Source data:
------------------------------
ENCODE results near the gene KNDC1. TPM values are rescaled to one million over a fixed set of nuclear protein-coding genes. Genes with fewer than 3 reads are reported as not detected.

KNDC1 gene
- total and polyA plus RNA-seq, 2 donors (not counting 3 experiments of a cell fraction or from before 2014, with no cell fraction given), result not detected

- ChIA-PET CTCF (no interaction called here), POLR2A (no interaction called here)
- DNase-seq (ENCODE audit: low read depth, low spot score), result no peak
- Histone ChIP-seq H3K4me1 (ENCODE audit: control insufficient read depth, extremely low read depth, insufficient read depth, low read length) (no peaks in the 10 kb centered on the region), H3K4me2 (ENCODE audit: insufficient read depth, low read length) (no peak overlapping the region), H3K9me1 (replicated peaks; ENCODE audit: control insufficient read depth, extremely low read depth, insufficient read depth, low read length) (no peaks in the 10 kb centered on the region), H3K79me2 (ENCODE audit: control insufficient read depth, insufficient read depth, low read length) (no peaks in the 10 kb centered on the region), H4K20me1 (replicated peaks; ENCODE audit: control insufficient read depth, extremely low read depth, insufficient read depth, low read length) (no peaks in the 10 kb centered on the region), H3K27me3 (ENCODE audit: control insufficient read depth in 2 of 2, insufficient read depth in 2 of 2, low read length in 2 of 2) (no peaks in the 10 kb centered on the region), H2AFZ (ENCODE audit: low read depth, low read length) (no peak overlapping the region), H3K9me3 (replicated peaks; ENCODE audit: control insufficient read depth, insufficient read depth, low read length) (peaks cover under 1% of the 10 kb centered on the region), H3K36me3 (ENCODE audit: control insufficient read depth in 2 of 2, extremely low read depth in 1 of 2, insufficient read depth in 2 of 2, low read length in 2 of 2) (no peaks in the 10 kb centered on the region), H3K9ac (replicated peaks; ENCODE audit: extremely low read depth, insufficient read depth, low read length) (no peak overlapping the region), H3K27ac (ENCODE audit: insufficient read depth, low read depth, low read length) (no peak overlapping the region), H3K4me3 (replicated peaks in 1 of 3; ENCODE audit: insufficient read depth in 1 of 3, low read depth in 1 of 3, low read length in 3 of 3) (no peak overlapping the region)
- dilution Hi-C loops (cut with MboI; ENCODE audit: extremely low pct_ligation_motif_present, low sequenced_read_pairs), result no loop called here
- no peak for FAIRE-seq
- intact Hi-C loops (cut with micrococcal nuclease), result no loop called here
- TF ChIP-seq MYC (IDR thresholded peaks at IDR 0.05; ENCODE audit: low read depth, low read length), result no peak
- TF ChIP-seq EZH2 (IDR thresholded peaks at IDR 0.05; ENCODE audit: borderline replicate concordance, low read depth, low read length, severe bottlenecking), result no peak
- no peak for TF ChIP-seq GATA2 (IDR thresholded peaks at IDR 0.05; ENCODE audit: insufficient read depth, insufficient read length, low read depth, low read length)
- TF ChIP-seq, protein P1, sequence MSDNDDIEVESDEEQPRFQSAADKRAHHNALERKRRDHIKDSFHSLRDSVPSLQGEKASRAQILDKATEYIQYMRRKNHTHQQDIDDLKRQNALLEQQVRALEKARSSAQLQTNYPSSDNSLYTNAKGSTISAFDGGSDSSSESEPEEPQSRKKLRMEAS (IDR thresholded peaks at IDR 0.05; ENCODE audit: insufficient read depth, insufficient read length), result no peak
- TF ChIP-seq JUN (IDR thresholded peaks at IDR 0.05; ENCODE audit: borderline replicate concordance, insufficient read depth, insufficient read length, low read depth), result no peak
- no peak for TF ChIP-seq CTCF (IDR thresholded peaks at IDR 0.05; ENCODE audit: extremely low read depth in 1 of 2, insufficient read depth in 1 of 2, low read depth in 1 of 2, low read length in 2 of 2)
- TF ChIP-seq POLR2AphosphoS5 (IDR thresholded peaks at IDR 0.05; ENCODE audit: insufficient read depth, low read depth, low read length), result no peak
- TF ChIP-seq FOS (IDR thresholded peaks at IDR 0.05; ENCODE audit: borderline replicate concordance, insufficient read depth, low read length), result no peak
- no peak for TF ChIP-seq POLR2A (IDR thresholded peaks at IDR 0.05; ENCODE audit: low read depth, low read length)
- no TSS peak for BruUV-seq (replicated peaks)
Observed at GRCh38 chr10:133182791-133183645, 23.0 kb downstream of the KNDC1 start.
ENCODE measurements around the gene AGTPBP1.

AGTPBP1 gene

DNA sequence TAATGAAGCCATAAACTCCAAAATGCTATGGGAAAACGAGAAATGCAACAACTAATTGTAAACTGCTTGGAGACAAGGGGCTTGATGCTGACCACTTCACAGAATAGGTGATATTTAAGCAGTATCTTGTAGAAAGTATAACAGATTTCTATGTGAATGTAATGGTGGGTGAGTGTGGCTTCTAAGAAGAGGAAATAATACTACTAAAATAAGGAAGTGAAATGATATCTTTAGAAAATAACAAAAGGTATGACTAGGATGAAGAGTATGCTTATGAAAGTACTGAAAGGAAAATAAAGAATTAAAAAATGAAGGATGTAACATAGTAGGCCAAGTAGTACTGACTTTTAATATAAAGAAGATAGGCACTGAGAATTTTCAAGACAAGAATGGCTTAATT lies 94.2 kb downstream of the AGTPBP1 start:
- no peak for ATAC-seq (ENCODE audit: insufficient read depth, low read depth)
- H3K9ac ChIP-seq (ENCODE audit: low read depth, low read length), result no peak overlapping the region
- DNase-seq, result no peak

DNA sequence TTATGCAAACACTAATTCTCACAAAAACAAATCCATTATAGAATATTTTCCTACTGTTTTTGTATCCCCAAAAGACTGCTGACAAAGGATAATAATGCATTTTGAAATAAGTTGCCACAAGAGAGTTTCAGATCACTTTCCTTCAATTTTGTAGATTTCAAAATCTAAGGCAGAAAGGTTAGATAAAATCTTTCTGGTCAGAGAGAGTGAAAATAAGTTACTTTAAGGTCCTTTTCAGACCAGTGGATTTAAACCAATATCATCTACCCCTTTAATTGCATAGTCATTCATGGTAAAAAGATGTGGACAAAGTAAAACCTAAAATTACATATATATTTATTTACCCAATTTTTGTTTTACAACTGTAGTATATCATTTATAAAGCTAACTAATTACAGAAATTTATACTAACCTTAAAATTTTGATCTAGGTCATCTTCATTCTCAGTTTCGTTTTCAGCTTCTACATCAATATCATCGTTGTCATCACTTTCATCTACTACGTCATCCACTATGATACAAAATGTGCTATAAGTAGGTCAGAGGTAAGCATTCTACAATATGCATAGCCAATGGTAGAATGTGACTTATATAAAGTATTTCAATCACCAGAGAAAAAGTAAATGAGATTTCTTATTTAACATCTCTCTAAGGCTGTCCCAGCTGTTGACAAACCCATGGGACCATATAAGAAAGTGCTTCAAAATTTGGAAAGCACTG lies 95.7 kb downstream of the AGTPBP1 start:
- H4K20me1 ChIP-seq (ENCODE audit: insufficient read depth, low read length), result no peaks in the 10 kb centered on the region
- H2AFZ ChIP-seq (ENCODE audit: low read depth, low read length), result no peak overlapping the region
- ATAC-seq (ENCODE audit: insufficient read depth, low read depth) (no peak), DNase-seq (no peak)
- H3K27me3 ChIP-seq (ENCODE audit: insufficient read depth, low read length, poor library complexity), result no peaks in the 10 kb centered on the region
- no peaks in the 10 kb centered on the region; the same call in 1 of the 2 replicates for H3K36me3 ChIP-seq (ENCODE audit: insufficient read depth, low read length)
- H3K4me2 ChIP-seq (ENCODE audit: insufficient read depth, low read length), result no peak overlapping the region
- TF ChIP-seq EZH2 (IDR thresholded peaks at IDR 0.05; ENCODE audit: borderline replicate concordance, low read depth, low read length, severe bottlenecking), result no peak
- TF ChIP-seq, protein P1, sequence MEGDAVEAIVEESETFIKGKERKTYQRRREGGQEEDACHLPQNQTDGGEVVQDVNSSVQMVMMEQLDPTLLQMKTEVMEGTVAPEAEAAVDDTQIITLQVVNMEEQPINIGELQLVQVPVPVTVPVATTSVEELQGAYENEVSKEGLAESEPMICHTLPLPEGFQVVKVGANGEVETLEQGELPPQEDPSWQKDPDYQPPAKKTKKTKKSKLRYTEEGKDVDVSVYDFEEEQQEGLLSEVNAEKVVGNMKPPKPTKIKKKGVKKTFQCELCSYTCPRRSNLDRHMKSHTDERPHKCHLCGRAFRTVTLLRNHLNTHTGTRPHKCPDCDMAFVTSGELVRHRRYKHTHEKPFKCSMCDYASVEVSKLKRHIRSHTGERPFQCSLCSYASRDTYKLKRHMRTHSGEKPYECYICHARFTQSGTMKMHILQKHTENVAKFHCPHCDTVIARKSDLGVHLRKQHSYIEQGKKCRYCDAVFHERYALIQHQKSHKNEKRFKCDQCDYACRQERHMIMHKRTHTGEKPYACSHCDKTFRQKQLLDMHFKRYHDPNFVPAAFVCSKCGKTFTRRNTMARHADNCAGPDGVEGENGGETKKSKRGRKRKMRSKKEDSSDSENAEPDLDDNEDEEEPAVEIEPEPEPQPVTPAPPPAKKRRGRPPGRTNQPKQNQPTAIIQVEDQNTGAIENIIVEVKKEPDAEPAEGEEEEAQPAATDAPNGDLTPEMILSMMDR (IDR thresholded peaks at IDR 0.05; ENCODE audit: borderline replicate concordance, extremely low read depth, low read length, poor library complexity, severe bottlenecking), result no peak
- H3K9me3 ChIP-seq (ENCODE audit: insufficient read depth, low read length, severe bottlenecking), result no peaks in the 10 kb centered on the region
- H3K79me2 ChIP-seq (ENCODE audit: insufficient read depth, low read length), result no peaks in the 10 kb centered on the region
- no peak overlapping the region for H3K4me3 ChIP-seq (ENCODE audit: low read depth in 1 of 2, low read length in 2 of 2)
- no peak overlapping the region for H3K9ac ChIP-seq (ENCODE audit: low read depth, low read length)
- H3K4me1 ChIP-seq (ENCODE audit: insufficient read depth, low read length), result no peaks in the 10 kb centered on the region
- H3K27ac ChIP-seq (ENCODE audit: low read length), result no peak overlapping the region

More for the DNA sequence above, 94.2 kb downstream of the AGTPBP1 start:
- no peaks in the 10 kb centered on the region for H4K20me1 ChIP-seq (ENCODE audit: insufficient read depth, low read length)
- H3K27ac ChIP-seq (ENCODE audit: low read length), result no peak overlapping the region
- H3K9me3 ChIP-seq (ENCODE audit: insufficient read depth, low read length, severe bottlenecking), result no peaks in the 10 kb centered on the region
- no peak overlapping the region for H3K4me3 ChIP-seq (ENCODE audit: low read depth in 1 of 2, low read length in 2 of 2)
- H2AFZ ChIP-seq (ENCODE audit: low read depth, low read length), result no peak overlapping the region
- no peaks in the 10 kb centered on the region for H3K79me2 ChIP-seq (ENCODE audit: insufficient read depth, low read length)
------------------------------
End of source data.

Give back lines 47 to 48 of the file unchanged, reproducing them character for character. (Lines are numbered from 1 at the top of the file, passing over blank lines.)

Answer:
- H2AFZ ChIP-seq (ENCODE audit: low read depth, low read length), result no peak overlapping the region
- no peaks in the 10 kb centered on the region for H3K79me2 ChIP-seq (ENCODE audit: insufficient read depth, low read length)